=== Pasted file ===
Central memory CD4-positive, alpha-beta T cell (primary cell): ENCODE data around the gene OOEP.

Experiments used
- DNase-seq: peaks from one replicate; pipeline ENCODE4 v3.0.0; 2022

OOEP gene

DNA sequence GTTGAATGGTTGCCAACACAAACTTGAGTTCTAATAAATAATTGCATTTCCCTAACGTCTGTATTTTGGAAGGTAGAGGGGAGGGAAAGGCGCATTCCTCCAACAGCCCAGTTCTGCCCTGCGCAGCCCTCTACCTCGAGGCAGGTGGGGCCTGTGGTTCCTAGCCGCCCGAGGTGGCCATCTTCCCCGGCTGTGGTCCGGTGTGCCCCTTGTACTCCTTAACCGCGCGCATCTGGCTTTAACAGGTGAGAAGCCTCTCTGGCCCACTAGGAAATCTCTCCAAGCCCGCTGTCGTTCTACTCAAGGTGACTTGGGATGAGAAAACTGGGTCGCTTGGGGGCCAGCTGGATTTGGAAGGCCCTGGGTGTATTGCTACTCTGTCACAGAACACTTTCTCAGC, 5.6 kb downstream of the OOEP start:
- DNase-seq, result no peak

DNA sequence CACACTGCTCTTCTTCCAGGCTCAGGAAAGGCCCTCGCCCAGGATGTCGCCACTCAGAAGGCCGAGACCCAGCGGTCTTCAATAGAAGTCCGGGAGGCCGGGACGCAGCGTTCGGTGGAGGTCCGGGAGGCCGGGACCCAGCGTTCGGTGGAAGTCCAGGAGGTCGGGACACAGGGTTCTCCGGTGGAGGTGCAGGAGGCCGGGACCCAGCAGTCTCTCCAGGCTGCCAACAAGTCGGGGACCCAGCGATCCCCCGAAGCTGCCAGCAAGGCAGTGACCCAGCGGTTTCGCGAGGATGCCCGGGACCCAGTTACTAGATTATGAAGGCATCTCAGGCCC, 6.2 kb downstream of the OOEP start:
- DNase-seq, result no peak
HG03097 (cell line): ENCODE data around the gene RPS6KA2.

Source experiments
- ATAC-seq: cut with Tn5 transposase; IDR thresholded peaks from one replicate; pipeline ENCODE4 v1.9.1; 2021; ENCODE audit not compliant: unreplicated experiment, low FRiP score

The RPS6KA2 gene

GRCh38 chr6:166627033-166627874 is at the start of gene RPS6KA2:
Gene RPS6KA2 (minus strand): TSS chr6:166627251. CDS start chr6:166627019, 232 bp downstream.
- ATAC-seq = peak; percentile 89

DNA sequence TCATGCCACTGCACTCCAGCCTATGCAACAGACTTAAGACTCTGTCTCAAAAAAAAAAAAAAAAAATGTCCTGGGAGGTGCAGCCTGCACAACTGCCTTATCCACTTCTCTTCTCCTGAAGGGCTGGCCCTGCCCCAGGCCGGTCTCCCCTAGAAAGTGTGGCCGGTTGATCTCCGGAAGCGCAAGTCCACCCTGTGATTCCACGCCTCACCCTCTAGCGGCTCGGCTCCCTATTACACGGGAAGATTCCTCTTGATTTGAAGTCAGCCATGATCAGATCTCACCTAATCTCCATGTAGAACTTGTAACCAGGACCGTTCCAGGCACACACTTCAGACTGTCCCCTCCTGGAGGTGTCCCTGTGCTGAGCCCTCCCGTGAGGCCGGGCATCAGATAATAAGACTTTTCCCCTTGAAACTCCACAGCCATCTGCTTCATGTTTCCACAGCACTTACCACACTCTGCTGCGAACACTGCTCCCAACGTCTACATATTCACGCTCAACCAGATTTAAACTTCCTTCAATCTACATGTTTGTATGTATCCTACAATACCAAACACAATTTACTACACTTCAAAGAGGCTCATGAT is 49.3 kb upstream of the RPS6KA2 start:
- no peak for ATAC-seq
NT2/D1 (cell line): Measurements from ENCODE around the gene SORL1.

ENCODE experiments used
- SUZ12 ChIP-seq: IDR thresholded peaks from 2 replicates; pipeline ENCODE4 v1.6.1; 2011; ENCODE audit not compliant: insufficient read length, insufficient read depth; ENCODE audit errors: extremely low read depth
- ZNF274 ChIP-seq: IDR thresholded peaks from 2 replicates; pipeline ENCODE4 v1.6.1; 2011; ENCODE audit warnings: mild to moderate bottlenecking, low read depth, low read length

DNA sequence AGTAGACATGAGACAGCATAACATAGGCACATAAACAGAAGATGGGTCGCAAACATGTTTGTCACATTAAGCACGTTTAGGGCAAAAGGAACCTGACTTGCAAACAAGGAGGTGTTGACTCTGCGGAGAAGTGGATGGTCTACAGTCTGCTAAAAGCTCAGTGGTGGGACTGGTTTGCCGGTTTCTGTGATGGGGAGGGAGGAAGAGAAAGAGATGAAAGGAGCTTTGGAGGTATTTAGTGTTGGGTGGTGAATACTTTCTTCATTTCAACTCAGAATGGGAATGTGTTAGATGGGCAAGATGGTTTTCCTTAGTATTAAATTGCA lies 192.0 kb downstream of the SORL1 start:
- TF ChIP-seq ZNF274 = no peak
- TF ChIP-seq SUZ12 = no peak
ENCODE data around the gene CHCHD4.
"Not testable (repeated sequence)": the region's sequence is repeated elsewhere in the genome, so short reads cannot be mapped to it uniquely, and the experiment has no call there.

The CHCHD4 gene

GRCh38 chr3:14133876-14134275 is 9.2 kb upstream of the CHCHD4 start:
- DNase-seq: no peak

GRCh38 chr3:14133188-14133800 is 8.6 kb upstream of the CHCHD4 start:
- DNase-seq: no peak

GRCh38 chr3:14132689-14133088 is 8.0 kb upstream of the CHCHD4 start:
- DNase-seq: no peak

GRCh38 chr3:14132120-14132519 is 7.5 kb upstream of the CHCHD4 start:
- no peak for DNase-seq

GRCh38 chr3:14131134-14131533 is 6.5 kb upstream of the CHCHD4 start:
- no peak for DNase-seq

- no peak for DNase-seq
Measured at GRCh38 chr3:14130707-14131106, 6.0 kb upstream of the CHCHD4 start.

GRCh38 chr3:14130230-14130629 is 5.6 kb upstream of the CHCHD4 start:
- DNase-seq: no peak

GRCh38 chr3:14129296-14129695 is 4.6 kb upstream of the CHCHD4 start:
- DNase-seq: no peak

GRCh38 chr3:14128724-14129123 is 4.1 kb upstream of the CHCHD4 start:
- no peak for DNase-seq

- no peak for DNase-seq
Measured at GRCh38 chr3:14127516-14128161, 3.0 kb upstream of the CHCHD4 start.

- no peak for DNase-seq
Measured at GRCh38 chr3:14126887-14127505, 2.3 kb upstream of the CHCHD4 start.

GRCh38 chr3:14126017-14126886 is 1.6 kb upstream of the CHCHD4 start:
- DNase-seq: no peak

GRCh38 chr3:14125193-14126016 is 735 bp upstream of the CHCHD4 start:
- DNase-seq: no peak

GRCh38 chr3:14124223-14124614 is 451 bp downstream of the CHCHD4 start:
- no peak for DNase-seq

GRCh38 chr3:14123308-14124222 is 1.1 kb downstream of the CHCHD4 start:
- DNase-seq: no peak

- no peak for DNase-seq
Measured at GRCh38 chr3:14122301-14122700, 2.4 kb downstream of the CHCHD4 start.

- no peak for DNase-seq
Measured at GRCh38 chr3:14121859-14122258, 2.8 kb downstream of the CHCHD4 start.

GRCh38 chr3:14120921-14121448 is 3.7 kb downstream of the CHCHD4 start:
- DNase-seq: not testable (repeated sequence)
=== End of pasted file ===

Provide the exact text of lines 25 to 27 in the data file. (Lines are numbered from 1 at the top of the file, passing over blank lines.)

ENCODE data around the gene CHCHD4.
"Not testable (repeated sequence)": the region's sequence is repeated elsewhere in the genome, so short reads cannot be mapped to it uniquely, and the experiment has no call there.

The CHCHD4 gene